Collision detection also proved to be very difficult, but with the help of Jiwon, we were able to have a working color/collision detector.

Game logic and mechanics came afterwards. We needed to code a start screen, story screens, timer, and a win/lose mechanic. To carry these out, we created separate functions for each aspect of the game. Originally, there was no way to lose the game, so we added a timer to make the game more interesting. After including a timer, we were able to make a lose screen, and on that lose screen we added a restart button to allow the player to play again.

Creation (Arduino):

I was mostly in charge of the Arduino aspect. I originally wanted to make a tilt-sensing controller, but I couldn’t figure it out to make a neutral state. Afterwards, I was thinking of other ways of making our game interactive, but not boring. I had never used a joystick before, so I decided to give that a try. Using only an example joystick code, I was able to make a functioning 4-direction controller.

Since the original maze used the keypress function to control direction, I had to figure out the serial communication between the joystick and the maze controls. Switching out the keypress for serial values was very difficult, but I was able to connect them successfully without any external help in the end.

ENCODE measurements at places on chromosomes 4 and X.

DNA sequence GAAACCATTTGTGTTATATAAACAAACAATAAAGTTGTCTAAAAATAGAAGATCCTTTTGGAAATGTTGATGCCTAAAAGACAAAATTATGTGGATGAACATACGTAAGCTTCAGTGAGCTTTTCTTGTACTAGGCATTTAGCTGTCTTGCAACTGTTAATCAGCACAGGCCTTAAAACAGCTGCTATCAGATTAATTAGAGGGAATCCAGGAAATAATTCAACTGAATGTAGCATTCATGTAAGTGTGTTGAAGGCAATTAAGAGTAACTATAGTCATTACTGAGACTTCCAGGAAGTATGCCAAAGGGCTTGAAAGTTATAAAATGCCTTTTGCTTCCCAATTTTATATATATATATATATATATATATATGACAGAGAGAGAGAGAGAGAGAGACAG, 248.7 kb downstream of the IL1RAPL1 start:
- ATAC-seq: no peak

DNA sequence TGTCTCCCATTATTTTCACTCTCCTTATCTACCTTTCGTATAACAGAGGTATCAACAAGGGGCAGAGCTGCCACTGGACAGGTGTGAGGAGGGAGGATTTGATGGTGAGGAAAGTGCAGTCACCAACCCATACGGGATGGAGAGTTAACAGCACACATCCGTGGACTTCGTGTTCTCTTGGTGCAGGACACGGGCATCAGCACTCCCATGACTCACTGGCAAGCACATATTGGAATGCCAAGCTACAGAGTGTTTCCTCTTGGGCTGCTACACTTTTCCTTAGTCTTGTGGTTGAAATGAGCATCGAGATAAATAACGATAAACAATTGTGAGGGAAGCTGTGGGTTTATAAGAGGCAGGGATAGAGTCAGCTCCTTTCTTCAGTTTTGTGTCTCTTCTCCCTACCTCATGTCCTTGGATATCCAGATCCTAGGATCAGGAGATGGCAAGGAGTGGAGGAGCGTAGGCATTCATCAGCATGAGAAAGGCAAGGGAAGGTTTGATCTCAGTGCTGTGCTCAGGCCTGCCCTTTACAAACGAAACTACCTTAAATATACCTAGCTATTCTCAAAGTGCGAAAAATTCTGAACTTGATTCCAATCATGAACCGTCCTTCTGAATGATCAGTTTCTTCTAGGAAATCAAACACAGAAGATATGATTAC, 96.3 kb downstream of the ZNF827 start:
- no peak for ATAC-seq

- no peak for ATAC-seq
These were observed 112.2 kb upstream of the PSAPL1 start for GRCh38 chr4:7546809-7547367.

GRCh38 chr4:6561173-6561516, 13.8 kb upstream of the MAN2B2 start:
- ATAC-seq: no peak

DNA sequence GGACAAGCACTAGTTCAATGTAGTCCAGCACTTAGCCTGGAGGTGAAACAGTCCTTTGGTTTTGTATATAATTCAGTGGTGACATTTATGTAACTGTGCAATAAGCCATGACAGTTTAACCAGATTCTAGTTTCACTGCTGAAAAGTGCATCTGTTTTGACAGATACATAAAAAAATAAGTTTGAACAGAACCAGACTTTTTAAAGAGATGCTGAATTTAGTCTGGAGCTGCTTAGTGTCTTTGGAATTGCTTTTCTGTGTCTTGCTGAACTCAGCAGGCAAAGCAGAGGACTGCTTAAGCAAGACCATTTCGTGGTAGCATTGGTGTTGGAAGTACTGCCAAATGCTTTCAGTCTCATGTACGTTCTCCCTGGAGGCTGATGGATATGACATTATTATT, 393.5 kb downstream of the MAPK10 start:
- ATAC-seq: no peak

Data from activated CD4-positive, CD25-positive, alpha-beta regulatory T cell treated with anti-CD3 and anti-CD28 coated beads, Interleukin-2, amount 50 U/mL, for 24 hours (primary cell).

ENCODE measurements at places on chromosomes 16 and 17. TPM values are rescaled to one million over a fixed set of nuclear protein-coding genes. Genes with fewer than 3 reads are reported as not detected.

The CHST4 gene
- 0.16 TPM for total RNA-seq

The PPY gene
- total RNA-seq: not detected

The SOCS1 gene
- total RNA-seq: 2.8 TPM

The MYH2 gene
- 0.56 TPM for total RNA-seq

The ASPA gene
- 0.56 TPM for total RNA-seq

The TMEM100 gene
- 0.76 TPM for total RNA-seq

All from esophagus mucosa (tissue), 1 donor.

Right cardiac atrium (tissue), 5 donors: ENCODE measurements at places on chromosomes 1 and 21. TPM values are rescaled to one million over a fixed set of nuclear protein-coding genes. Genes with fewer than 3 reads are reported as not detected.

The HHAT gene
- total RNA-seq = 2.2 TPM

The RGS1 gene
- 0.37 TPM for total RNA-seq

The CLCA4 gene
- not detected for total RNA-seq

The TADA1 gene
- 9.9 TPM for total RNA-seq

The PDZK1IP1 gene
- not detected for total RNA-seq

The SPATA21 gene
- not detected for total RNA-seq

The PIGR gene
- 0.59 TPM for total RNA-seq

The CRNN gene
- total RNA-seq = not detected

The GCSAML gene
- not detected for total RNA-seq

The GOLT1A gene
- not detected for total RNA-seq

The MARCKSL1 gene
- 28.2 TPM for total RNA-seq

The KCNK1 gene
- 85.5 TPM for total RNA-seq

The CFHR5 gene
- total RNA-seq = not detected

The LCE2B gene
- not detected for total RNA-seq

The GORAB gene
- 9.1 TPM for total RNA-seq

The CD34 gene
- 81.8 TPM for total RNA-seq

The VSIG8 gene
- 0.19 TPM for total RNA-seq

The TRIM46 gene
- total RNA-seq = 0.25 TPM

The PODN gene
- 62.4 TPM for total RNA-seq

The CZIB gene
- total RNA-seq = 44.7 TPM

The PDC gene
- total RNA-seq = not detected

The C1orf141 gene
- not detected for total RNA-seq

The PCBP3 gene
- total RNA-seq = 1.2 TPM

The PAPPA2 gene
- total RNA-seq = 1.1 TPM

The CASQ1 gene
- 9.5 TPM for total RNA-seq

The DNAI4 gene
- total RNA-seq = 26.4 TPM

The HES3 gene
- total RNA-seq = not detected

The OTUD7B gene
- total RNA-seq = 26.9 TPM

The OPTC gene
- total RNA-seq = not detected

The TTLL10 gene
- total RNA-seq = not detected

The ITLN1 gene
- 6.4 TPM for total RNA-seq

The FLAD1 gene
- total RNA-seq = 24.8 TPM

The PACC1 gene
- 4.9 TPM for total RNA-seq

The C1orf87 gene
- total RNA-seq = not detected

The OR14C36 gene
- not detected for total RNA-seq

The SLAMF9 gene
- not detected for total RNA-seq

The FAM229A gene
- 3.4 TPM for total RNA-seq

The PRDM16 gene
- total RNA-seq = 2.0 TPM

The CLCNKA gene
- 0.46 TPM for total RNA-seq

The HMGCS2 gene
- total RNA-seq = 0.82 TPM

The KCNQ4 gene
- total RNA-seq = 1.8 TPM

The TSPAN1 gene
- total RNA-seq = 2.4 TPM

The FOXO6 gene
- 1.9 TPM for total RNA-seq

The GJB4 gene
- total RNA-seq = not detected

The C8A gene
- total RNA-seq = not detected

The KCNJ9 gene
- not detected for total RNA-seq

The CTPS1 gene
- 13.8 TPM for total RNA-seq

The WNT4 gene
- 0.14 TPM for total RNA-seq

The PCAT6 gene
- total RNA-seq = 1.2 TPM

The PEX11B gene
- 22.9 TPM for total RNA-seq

After the logistics were ironed out, I went on to make the joystick visually appealing and relevant to our game. Since the symbolic meaning of a scarab beetle in Ancient Egyptian culture represented rebirth, I thought it was fitting as our Pharaoh character was being “reborn” after escaping his perceived death. I housed the joystick in a box propped up with styrofoam, then covered it with a brick pattern with a scarab beetle printed on it.

Final Product/Reflection:

Despite the many problems we faced when coding, our game project was still a success. This was our first time creating a game from scratch, so I’m very proud of the work we did. I didn’t realize how many aspects went into creating even the simplest of games, such as design or game logic. We even had our friends test our game to make sure it worked well, like if we gave enough time or if it was too hard to win. Our final product worked well, and I learned a lot when working on it.